Carrier tests put forward for MBS funding

2 minute read

Genetic screening for susceptible populations may attenuate risks of several serious diseases.

An MBS funding recommendation supporting wider access to targeted carrier testing for nine severe monogenetic conditions is a welcome development for at-risk ethnic groups. 

The Medical Services Advisory Committee made the recommendation to Health Minister Mark Butler following an application from the Royal College of Pathologists of Australasia. The college said the approval would significantly benefit members of the Ashkenazi Jewish population, who are at considerably greater risk of genetic variants that can lead to severely disabling or life-threatening diseases. 

“The conditions covered by this particular testing are Tay Sachs disease, Canavan disease, familial dysautonomia, mucolipidosis type IV, glycogen storage disease type 1, Fanconi anaemia type C, Gaucher disease type 1, Niemann Pick disease type A and Bloom syndrome,” the RCPA said.  

“The test would also detect variants that cause cystic fibrosis, spinal muscular atrophy and fragile-X syndrome, conditions where testing has already been approved for public funding.” 

“This is a very exciting outcome and a huge step towards having this vital testing included on the MBS,” said Professor Leslie Burnett, genetic pathologist and spokesperson for the Royal College of Pathologists of Australasia. 

“The evidence shows that offering carrier testing for at-risk individuals is a successful and proven health strategy, benefiting both the individuals at risk, and the broader community.” 

Individuals with Ashkenazi Jewish heritage have a one in five chance of carrying at least one of the conditions and the probability of having an affected child is one in four when both parents are carriers of the same pathogenic variant.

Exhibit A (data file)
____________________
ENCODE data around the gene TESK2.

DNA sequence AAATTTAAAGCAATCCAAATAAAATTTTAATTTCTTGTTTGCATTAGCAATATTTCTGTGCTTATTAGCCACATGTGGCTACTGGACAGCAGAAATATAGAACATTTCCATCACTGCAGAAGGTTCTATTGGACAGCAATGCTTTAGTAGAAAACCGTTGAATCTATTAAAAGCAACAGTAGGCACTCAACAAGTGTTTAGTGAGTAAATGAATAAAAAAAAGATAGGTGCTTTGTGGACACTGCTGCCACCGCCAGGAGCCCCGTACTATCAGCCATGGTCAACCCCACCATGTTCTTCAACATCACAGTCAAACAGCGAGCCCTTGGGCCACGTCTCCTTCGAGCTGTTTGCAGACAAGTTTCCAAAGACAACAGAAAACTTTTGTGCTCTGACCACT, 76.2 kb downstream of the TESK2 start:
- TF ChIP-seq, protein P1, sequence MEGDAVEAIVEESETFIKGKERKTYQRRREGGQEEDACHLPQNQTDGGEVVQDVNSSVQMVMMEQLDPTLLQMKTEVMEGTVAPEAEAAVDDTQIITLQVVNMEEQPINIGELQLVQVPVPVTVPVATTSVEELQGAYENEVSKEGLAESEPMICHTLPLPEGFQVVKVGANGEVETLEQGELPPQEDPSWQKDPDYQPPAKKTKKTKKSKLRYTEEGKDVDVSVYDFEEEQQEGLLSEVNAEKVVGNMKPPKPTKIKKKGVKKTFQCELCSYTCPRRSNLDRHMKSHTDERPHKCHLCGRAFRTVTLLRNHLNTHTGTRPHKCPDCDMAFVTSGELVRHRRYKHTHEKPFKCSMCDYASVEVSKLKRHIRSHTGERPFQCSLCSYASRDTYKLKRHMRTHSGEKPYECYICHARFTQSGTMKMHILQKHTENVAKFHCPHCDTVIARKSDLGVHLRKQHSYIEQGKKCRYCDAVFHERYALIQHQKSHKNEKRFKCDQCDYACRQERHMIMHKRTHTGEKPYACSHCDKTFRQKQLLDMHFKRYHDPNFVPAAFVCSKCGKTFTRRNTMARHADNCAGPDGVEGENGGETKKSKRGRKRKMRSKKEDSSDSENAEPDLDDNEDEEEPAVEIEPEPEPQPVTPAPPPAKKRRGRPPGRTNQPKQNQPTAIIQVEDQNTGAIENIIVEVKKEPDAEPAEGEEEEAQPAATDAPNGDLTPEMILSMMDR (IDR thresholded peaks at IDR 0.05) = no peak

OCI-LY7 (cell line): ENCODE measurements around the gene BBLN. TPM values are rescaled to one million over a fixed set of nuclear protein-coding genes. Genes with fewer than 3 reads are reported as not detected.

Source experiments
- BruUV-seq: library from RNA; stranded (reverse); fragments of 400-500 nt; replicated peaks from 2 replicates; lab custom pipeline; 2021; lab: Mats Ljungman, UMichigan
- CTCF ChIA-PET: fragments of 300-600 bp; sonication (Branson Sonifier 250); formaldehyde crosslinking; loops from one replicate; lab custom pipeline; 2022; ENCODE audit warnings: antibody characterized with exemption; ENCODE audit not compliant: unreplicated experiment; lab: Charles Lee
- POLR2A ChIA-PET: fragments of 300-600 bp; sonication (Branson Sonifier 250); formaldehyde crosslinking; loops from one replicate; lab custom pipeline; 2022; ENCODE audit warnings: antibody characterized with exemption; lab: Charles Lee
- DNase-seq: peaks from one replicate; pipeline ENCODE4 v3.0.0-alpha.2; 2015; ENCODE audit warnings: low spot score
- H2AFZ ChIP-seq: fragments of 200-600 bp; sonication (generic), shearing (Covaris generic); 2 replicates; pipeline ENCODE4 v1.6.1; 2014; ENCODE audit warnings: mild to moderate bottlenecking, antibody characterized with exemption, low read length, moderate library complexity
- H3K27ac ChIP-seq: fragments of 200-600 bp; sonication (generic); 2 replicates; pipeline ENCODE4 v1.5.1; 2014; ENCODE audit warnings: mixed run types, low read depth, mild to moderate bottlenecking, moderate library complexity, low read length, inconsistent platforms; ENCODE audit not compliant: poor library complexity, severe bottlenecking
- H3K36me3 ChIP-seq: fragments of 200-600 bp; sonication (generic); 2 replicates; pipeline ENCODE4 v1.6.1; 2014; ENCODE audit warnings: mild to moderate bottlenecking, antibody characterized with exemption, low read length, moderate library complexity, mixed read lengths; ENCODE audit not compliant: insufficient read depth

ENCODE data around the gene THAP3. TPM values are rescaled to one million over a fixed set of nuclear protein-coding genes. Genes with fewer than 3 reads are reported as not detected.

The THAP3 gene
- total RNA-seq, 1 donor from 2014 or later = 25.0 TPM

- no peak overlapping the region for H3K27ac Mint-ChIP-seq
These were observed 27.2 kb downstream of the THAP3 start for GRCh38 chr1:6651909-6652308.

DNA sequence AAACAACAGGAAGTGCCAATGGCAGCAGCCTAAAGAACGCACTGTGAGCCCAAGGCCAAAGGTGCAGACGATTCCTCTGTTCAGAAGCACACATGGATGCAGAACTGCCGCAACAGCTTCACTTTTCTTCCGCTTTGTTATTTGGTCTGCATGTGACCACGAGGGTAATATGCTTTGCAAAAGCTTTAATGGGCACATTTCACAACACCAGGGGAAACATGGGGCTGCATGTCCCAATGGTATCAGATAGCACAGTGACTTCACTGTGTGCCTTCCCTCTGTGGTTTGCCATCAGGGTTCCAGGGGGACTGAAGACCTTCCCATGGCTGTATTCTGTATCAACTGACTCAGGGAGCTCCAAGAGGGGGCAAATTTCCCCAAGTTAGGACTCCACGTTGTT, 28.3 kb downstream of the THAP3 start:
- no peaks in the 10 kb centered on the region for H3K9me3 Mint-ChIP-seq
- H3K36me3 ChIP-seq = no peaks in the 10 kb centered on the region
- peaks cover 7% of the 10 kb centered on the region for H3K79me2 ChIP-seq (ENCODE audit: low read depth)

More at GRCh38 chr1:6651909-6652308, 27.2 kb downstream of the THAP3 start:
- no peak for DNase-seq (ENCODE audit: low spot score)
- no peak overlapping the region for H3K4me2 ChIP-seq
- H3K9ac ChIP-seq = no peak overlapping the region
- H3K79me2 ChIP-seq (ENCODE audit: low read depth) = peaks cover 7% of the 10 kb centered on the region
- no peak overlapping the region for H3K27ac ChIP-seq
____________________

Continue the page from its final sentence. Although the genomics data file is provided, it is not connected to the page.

“Having a child born with these conditions causes significant burden to affected children and their families, to society and to the healthcare system,” said Professor Burnett.  

Speaking to The Medical Republic, Professor Burnett emphasised the importance of GPs having a familiarity with the autosomal recessive inheritance of the tested disorders, as well as understanding the relevance of genetic conditions to particular ethnic groups. 

“It is a matter of being aware of the possibility, and asking the right questions, as the knowledge of cultural ancestral heritage typically is lost over two to three generations even though the genetic ancestral risk remains,” he said. 

The tests have not previously been publicly subsidised, costing around $400-$500 for a gene panel. Access to testing requires a medical referral and genetic counselling is advised.  

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